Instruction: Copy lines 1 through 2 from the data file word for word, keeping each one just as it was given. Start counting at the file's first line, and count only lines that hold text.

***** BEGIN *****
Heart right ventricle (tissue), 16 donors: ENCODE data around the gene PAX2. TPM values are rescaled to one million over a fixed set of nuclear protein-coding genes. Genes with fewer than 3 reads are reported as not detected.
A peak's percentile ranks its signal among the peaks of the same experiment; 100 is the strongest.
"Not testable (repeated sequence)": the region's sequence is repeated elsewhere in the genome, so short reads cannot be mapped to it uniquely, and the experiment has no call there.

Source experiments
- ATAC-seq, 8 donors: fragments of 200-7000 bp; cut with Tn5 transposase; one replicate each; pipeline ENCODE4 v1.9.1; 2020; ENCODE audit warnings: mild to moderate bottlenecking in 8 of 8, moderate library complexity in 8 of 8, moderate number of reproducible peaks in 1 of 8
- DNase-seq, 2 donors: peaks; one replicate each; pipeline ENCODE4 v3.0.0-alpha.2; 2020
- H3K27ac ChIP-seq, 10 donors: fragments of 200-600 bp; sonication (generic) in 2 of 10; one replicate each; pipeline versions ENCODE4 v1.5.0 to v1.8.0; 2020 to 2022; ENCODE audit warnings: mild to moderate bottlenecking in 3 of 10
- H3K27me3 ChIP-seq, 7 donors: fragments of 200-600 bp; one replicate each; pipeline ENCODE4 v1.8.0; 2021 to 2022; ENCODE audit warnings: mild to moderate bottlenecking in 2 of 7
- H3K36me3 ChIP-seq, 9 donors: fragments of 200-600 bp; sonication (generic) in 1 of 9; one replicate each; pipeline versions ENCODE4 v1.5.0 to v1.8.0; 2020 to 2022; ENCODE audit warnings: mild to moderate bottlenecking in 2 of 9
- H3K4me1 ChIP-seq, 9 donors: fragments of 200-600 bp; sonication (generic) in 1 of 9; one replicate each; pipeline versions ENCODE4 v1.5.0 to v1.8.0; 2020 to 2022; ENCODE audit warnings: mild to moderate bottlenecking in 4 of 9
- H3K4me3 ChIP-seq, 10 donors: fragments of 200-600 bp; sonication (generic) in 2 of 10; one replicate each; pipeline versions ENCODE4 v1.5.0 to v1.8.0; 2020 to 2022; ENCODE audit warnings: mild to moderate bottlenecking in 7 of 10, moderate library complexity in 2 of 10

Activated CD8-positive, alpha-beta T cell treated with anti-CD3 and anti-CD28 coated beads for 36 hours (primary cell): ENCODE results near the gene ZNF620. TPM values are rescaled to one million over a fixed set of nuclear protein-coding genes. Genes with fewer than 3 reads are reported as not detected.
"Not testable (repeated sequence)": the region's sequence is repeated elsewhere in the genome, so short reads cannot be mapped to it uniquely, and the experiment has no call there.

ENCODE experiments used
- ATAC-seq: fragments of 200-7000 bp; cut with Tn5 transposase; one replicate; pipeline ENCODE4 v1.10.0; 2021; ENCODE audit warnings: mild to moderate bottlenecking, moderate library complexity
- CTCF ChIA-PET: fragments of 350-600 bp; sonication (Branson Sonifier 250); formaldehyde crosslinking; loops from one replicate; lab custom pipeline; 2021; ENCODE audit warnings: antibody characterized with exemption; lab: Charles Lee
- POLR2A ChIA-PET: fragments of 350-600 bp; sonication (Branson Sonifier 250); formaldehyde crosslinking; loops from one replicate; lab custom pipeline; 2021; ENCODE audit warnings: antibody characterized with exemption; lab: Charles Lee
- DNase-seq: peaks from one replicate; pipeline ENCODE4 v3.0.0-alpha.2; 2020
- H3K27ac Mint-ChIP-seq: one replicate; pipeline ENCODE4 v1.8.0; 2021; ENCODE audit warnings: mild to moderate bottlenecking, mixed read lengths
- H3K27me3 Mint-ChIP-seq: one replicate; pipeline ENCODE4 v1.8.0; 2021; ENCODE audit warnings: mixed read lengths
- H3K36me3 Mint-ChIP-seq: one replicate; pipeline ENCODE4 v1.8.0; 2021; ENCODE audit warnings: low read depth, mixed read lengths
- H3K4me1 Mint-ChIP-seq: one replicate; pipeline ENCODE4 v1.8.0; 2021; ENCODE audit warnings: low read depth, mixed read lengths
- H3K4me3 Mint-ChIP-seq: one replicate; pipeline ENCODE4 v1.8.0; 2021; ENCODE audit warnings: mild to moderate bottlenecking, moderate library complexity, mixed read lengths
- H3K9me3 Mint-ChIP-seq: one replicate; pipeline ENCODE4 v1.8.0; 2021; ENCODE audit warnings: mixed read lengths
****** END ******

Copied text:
Heart right ventricle (tissue), 16 donors: ENCODE data around the gene PAX2. TPM values are rescaled to one million over a fixed set of nuclear protein-coding genes. Genes with fewer than 3 reads are reported as not detected.
A peak's percentile ranks its signal among the peaks of the same experiment; 100 is the strongest.